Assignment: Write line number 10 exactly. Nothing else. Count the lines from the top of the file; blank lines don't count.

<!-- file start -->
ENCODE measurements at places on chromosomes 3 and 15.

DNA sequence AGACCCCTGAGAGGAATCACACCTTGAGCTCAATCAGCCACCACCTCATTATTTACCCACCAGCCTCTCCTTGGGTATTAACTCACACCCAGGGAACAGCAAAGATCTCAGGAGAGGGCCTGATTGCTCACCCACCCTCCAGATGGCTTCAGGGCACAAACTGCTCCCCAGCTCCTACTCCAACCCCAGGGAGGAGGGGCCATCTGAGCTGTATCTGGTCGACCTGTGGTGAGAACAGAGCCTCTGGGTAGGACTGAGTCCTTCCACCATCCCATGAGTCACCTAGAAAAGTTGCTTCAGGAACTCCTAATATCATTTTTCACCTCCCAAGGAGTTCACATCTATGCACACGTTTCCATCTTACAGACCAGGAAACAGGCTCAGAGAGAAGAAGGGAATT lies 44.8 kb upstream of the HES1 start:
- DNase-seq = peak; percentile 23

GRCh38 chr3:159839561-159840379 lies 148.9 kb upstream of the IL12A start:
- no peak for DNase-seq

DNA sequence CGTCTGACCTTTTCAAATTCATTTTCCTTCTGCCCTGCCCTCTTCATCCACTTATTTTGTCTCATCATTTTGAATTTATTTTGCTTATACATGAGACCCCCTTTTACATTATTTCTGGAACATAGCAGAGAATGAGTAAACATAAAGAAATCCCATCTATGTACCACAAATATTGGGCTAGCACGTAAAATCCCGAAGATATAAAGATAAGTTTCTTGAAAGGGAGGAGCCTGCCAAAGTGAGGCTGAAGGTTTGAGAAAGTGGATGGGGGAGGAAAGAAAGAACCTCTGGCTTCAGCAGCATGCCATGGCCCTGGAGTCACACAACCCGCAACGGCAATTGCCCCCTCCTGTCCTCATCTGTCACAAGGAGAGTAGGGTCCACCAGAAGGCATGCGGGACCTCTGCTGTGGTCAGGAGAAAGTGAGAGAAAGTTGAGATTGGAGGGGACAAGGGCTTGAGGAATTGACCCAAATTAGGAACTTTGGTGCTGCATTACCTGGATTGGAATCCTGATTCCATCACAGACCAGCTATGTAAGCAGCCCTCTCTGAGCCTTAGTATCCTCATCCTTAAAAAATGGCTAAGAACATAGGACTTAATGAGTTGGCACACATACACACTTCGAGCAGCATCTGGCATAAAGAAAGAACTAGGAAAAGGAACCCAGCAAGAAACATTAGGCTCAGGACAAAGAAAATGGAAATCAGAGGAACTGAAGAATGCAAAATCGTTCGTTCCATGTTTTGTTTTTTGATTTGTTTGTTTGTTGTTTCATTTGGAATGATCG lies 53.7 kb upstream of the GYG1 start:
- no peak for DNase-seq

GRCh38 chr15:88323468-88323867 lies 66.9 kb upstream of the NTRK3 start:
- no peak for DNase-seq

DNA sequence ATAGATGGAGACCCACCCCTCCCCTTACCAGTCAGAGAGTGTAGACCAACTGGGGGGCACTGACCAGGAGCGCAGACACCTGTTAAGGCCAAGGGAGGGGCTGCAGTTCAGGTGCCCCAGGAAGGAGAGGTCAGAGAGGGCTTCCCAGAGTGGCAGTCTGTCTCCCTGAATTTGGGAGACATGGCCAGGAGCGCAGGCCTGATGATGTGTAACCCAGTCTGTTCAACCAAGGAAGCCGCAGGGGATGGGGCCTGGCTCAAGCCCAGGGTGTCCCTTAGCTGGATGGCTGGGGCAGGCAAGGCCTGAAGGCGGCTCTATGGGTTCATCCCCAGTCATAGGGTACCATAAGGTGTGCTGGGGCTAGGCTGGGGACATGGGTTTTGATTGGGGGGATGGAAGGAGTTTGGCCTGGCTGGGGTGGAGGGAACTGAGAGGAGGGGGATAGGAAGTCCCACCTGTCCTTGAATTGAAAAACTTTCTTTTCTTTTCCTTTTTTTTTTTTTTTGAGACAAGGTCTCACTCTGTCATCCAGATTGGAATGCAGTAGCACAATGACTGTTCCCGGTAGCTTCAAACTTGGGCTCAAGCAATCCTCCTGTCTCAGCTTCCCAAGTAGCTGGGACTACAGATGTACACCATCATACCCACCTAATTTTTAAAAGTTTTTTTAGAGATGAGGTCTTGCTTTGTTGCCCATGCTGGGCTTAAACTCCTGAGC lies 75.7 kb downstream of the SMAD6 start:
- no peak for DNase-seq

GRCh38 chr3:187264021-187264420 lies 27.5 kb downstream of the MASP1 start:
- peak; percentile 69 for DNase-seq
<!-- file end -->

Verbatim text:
DNA sequence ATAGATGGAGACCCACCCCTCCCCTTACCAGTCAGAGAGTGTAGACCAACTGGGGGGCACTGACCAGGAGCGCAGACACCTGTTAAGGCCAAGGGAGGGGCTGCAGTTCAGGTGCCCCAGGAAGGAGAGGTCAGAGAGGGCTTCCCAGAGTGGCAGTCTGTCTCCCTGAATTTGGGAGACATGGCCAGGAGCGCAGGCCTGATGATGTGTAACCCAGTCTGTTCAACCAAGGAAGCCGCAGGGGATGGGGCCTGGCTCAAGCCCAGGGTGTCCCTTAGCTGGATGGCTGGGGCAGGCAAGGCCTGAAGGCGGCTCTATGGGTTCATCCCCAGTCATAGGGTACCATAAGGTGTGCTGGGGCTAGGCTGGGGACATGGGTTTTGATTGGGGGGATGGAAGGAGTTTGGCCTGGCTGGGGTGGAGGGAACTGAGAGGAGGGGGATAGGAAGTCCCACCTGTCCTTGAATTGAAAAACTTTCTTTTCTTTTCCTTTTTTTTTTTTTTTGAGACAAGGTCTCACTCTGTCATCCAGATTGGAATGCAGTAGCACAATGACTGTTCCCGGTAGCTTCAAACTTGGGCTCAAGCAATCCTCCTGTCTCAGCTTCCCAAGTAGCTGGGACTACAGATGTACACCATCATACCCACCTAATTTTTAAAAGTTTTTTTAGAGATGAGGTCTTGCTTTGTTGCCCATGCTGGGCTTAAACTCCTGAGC lies 75.7 kb downstream of the SMAD6 start: